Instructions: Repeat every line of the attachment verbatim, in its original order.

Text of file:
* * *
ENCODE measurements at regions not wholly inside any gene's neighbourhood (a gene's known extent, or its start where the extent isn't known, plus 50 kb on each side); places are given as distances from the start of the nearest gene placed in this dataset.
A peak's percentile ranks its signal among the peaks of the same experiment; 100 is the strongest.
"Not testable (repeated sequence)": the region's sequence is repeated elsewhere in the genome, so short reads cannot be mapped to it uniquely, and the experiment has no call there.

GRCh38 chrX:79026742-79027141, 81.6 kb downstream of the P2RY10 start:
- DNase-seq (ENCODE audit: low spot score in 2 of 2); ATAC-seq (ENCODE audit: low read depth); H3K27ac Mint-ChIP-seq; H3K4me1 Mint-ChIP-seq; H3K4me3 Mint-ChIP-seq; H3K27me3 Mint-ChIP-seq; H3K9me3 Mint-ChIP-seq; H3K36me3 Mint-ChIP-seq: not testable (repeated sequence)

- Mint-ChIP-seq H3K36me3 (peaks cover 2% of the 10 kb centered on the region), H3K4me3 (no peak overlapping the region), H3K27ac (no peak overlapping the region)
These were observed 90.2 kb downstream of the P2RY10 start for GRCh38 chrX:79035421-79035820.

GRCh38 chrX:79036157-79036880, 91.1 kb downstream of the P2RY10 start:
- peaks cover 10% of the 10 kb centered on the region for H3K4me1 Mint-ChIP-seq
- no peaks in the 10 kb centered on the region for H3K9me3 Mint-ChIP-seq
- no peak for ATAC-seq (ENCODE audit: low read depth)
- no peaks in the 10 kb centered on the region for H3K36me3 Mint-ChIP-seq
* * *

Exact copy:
ENCODE measurements at regions not wholly inside any gene's neighbourhood (a gene's known extent, or its start where the extent isn't known, plus 50 kb on each side); places are given as distances from the start of the nearest gene placed in this dataset.
A peak's percentile ranks its signal among the peaks of the same experiment; 100 is the strongest.
"Not testable (repeated sequence)": the region's sequence is repeated elsewhere in the genome, so short reads cannot be mapped to it uniquely, and the experiment has no call there.

GRCh38 chrX:79026742-79027141, 81.6 kb downstream of the P2RY10 start:
- DNase-seq (ENCODE audit: low spot score in 2 of 2); ATAC-seq (ENCODE audit: low read depth); H3K27ac Mint-ChIP-seq; H3K4me1 Mint-ChIP-seq; H3K4me3 Mint-ChIP-seq; H3K27me3 Mint-ChIP-seq; H3K9me3 Mint-ChIP-seq; H3K36me3 Mint-ChIP-seq: not testable (repeated sequence)

- Mint-ChIP-seq H3K36me3 (peaks cover 2% of the 10 kb centered on the region), H3K4me3 (no peak overlapping the region), H3K27ac (no peak overlapping the region)
These were observed 90.2 kb downstream of the P2RY10 start for GRCh38 chrX:79035421-79035820.

GRCh38 chrX:79036157-79036880, 91.1 kb downstream of the P2RY10 start:
- peaks cover 10% of the 10 kb centered on the region for H3K4me1 Mint-ChIP-seq
- no peaks in the 10 kb centered on the region for H3K9me3 Mint-ChIP-seq
- no peak for ATAC-seq (ENCODE audit: low read depth)
- no peaks in the 10 kb centered on the region for H3K36me3 Mint-ChIP-seq